West Bank and Gaza 2019
This PEFA assessment is intended to enhance the effectiveness of West Bank and Gaza’s (WB&G) PFM systems and aid the Palestinian Authority (PA) to consolidate its ongoing and planned reforms. More specifically, the assessment provides a diagnostic analysis that can be used as the basis for dialogue on PFM reforms that will inform future updates and design work on the PFM reform strategy and subsequent action plans. It should be noted that while the PA has responsibility for both the WB&G, since 2007 its role in Gaza has been compromised by the presence of the de facto authority - Hamas.
Assessment coverage and timing
The assessment has undertaken an independent review of the quality and performance of PFM systems in WB&G for the financial years 2015, 2016 and 2017, and of the medium-term budget for 2018-21. It was managed by the World Bank and conducted during the period October 2018 to June 2019.
Impact of PFM Systems on the three main budgetary outcomes
Aggregate fiscal discipline
Fiscal discipline in WB&G is very reasonable, especially in the context within which the government has to operate, and most elements of WB&G’s public financial management system contribute to this outcome. On the expenditure side, aggregate estimates are reasonable (PI-1, good ‘B’) but there are large differences between the original estimates and the actual expenditure composition (PI-2.1 and PI-2.2), and the actual expenditure is distorted due to expenditure arrears, which have been increasing in recent years (PI-22). In terms of revenue, estimates are not accurate (PI-3, rated ‘C’), mainly due to promised donor grant commitments not materialising, but also due to limited forward estimates of the monthly transfer of ‘clearance revenues’ (collected by the Government of Israel (GoI) on goods and services destined for WB&G). The PA is heavily dependent on donor resources and fluctuations in the donor flows for unpredictable reasons has been a constant challenge for fiscal management. The clearance revenues constitute about two thirds of the PA’s budgetary revenue, and the flows have also been unpredictable. However, the accounting arrangements – by necessity – are sound (PI-20).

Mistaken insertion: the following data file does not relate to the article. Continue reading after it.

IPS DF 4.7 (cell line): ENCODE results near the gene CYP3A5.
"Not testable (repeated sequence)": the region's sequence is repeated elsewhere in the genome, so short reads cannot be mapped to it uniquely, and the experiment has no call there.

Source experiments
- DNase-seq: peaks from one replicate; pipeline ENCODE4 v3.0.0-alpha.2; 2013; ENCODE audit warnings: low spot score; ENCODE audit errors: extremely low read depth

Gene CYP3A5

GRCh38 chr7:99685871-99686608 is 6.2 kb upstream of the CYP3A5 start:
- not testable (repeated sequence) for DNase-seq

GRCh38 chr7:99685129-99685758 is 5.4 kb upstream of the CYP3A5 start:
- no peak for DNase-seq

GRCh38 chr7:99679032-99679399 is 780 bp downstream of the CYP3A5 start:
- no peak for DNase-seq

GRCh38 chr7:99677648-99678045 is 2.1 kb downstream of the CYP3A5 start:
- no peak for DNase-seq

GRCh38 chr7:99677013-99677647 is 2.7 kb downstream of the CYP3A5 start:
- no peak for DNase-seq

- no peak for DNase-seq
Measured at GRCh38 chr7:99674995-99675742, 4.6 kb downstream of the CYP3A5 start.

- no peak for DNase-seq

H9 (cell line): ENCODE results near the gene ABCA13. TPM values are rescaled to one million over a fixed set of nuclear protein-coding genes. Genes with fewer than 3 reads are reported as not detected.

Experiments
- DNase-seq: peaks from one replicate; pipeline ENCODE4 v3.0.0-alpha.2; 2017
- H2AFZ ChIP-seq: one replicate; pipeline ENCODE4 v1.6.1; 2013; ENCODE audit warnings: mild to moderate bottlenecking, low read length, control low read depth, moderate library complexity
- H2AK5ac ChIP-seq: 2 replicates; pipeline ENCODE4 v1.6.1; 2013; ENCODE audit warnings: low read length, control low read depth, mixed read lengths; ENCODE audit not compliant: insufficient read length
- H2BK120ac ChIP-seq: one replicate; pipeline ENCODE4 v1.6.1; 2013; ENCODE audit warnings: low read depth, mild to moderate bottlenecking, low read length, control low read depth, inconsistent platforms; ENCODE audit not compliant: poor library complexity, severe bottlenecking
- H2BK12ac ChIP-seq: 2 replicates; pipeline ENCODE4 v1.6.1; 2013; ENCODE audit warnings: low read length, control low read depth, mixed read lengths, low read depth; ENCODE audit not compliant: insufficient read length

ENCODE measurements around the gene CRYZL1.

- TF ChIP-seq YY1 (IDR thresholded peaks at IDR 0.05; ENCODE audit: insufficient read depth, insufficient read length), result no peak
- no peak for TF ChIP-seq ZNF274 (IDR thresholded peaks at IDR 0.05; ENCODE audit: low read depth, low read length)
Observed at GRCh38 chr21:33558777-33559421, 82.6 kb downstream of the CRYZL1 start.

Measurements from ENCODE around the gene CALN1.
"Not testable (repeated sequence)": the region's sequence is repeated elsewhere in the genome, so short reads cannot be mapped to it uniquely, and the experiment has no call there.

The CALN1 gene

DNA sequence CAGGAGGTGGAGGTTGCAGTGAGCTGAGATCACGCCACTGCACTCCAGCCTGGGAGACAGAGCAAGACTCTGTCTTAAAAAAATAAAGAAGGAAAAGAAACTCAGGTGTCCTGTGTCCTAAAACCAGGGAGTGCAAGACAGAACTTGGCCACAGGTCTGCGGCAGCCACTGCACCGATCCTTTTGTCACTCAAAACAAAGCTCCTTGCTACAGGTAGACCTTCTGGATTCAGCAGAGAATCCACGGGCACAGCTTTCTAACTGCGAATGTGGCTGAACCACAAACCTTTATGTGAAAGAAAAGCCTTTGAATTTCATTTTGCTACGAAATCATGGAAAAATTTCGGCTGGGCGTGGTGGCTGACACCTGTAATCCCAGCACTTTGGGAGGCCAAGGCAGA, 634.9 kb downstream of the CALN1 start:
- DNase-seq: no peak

A PEFA assessment also recognizes broader issues that may affect fiscal discipline. For example, the monitoring of financial risks is weak (PI-10). Similarly, in part because the donors are often taking a leading role in public investment, the management of both public investments and public assets has not been strong (both PI-11 and 12 are rated ‘D+’). The budget documents have a very limited medium-term perspective, but medium-term projections do inform the internal process. In view of the uncertain fiscal environment, the presentation of medium-term projections in the documents would be valuable (PI-16, rated ‘D’).
Strategic allocation of resources